Message sticks are marked wooden devices used for long-distance communication. Sent between far-flung clans across the vast Australian continent, knowledge about them continues to be passed on within First Nations communities.

Whenever something important needed to be communicated, a sender would compose an oral message to be delivered to a recipient living at some distance on the other side of a political boundary. The sender would then appoint a messenger and begin carving a message stick, explaining how the signs on the stick related to the spoken message. The messenger then carried the object to its intended recipient and reproduced the message orally while pointing to the relevant marks. The recipient might then carve a response message stick as a reply to the original sender.

In the Top End of Australia, message stick communication of this kind still took place up until at least the late 1970s and it remains in the living memory of elderly specialists. Message sticks have been revived throughout Australia, typically for use in formal public interactions between institutions.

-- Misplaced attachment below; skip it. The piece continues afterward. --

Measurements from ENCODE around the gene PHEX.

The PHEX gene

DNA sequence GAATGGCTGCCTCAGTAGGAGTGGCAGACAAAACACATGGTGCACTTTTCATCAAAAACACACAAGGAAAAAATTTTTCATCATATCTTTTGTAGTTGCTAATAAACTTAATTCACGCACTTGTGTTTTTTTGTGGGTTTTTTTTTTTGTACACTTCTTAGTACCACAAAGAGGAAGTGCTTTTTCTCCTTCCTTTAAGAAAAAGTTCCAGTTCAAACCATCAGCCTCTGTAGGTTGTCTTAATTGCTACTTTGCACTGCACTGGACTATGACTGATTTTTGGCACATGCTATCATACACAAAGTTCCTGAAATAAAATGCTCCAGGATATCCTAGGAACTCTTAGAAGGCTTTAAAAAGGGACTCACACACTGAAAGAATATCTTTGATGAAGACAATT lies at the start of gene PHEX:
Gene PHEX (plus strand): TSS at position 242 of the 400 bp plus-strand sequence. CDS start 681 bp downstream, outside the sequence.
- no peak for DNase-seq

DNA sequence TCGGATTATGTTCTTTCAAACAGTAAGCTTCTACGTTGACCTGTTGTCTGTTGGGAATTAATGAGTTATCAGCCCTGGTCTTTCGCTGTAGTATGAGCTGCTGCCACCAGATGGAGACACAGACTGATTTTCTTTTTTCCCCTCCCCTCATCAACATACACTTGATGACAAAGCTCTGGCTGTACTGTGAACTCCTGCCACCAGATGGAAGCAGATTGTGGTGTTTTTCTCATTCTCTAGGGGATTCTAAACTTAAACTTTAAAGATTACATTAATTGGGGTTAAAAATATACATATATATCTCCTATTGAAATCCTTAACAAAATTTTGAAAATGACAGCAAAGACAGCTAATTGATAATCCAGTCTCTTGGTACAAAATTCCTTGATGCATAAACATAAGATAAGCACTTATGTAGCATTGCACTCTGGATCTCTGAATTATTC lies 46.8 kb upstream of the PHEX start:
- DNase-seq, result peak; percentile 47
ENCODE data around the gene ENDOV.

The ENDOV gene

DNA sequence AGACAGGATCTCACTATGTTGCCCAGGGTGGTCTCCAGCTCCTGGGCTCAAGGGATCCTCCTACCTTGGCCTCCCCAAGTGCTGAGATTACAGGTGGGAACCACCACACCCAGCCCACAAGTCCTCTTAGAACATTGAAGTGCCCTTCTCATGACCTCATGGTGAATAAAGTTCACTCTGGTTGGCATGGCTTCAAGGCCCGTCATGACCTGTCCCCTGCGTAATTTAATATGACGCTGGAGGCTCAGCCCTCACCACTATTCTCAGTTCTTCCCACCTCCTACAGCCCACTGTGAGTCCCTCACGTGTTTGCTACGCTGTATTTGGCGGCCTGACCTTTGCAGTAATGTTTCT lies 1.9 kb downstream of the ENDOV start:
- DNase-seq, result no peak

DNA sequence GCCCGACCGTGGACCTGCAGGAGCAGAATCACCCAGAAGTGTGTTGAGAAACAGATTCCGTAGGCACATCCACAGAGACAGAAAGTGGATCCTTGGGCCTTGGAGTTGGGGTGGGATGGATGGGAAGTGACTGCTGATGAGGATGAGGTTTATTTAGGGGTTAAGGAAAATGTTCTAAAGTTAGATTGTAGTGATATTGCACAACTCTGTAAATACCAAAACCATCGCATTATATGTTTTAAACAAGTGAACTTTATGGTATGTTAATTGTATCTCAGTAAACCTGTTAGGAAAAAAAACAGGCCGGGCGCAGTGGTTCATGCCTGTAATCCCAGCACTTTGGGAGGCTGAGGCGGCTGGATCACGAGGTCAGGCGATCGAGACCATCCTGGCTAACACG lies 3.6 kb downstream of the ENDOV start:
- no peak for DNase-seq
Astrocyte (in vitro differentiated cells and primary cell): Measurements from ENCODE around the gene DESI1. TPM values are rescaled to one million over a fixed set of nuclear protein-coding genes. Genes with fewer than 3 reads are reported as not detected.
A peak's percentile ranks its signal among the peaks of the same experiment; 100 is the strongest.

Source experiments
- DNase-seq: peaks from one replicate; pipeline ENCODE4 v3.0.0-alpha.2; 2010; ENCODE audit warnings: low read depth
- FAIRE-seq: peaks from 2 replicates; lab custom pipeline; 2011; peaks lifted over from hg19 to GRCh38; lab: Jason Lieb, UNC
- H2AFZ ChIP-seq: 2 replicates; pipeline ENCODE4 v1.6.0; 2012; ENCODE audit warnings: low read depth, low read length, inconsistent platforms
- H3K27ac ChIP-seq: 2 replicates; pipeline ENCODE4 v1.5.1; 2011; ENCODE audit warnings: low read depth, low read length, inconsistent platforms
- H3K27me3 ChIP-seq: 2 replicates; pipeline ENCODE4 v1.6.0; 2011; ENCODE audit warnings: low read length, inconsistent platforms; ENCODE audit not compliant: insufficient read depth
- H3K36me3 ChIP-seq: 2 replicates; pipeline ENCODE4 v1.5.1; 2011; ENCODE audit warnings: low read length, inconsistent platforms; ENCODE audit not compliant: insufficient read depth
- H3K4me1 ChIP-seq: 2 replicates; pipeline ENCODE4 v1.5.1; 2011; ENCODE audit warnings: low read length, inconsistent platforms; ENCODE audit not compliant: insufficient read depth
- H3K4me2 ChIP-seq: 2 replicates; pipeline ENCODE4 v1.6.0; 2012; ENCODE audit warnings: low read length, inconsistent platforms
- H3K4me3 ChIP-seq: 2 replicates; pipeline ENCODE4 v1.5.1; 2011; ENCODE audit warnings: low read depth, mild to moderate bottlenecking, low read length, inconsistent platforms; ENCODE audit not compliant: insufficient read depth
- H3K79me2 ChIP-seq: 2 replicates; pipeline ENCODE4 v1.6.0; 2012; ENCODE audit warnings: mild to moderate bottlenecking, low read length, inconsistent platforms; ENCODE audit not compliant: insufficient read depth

Our project seeks to understand where message sticks are currently conserved in world collections, how they were traditionally used, and how their uses and meanings have adapted over time.

At the heart of our project is the Australian Message Stick Database, a repository of information on over 1400 objects from across Australia. It is scheduled for official launch in 2024.